Back to school: First steps to becoming an Artificer

Sgt Griffiths

Sgt Griffiths

I am Sergeant Jonathan ‘Griff’ Griffiths and I’ve been in the REME for 14 years, during which I have been an Armourer and Metalsmith.  Completing two basic courses and two class one courses.  This has meant that I have spent long periods of time in trade training.

I began my Metalsmith course in Jan 1998 and after long stand downs due to the training facilities being upgraded to health and safety standard I completed Metalsmith trade training in December 1999. I joined 6th Battalion REME, based in Tidworth garrison.  As a Lance Corporal, I was posted to 7 Transport Regiment RLC in September 2003.  Soon after my arrival, I was returned to SEME to complete my Metalsmith class one course from February to July 2004.  I was then promoted to Corporal on posting to 16 Tank Transporter Squadron.  In October 2005 I attended my PAAB and passed first time.

After being selected from ASCLB in 2007, I began re-trading to Armourer and completed a basic course followed soon after by my Armourer class one course –  both courses covering the period April 2007 to September 2008. On completion of my class one I was posted  to 4 Close Support Battalion REME, whilst in this post I was selected for Artificer* loading and began my course in August 2011.

Back to school

On arrival to 10 Training Battalion to get booked in at the RDO, the enormity of the course ahead begins to sink in.  On the first day the course is quite rushed as the first task is to move to Arborfield to attend Artificers Command and Field Course part 1.  It is definitely worth pre-empting this by packing to attend the REME Arms School before you arrive in Bordon. 

At REME Arms School, the course begins immediately leaving little time for organisation.  On first glance of the way of life of the REME Arms School, it is clear that you must adapt to a life of being in an Army training school very quickly. The course goes very quickly and includes a PFA on the first Wednesday; some pre training is a must, and work to getting at least 30 seconds below your time as the Arborfield course is  hard.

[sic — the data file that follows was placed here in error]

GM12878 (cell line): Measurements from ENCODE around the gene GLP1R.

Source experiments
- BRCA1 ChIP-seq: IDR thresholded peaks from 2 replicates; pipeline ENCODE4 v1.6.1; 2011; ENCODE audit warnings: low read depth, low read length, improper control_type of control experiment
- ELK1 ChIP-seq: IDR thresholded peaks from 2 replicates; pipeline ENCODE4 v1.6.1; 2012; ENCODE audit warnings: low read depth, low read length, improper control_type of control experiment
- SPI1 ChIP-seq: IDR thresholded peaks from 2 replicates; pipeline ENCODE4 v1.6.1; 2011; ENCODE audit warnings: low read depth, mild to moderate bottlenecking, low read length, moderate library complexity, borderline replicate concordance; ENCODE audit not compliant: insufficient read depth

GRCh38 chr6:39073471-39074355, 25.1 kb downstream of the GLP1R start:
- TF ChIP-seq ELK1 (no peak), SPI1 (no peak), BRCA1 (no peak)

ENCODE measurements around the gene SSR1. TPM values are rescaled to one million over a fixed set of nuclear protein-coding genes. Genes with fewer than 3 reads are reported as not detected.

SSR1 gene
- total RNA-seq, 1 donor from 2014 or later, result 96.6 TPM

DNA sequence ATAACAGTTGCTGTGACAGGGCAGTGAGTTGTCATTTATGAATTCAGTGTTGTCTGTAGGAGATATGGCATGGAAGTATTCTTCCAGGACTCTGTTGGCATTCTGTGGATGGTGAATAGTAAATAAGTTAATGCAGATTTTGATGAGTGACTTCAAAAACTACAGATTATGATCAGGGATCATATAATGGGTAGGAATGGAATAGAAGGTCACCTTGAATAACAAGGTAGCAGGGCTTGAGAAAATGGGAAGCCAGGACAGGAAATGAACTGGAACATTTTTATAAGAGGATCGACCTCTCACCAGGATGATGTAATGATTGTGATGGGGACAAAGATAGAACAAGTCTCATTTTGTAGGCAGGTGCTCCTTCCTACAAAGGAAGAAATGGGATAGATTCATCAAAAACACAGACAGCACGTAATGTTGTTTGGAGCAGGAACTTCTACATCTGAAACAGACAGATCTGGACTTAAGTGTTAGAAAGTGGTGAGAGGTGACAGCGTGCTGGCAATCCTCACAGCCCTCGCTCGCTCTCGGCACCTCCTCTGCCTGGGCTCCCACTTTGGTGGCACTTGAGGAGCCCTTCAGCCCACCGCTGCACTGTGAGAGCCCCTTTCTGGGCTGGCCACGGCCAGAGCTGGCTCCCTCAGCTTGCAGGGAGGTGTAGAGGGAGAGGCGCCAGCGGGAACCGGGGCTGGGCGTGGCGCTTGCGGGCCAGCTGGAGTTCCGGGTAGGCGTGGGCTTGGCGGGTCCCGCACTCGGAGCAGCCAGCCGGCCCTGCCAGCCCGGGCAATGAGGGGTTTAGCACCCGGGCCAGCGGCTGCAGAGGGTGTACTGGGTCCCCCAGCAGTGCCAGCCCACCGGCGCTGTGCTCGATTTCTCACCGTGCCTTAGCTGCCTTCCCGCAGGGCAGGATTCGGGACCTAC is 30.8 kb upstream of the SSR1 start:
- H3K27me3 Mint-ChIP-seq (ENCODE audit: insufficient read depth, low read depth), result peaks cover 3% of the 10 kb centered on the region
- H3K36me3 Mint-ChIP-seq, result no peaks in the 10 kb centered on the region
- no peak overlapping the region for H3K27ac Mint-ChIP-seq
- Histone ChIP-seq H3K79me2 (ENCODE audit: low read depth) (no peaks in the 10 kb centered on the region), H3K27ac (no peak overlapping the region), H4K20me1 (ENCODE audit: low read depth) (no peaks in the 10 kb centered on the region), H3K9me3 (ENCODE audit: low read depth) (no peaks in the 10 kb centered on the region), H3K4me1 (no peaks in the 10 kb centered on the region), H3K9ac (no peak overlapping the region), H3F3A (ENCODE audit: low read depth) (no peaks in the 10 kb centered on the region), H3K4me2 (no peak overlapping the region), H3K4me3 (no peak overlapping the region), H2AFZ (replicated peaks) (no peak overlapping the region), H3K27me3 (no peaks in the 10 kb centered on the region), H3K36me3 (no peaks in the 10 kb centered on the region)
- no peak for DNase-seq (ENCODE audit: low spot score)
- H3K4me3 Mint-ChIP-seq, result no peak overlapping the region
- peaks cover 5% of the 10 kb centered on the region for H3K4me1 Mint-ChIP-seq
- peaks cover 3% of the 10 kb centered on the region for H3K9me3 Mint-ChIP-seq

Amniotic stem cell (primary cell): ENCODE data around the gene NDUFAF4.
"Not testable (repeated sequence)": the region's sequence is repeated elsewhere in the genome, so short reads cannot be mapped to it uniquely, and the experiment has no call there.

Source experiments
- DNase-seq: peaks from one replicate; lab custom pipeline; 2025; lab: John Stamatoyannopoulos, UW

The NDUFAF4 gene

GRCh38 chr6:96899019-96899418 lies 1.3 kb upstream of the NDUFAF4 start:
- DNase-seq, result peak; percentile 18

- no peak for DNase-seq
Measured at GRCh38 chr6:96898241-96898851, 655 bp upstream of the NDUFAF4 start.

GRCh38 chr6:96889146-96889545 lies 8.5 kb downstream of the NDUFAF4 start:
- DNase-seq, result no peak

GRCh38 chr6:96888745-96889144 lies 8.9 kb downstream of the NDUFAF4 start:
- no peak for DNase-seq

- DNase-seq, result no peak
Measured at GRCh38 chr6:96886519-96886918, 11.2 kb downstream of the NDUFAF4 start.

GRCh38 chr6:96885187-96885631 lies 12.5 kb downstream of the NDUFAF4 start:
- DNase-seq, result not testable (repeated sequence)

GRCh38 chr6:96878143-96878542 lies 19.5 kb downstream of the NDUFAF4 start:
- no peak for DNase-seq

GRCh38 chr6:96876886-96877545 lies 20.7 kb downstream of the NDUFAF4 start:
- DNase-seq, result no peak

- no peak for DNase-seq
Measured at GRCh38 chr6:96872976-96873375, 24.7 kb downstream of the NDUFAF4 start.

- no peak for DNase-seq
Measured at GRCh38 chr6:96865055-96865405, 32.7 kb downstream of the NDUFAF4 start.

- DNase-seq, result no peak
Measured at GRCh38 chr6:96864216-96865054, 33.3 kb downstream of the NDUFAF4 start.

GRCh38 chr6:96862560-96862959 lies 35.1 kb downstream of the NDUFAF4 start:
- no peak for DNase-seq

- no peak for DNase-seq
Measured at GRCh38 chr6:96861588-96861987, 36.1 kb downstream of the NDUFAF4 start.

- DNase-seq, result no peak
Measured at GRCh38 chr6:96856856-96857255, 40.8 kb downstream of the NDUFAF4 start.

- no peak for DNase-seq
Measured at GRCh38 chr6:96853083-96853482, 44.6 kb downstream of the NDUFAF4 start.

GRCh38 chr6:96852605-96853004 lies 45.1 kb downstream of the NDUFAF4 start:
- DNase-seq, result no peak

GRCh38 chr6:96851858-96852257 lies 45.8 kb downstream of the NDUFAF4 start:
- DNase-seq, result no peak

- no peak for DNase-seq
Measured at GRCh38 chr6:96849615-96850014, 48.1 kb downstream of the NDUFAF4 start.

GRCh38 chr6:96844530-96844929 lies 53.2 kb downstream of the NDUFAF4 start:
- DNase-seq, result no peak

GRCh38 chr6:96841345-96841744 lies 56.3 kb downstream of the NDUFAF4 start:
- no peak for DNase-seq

The ACFC course content has a civilian feel to it as you go through the week, but the content goes towards the HND and is essential for gaining the qualification. There is a trip to DE&S at Abbey Wood, Bristol. It is a good trip and refreshing to  escape the classroom.  This trip is also an opportunity to get to know some of the contacts there for your Artificer project.

On returning to Bordon getting into daily life happens quickly: block 1 maths, science and engineering materials go past very quickly.  At a similar time you will be settling into routine of the Battalion.  Before you arrive, I recommend not studying Maths and Science in detail, because you will do that here, but, definitely get reacquainted with the laws of maths, such as transposing formulae and refreshing SI units, conversion factors and practicing converting units, as these simple things can cause you to fail questions in exams.

In our time here I have tried hard to get into a daily routine as much as possible.   But be aware that during the working week and even during your working day things will come up to disrupt that routine, it is just a question of adapting to the environment and getting on with it.  

Our first exam was hard and required focused revision.  They are doable, you just have to put the time and effort in, it is as simple as that.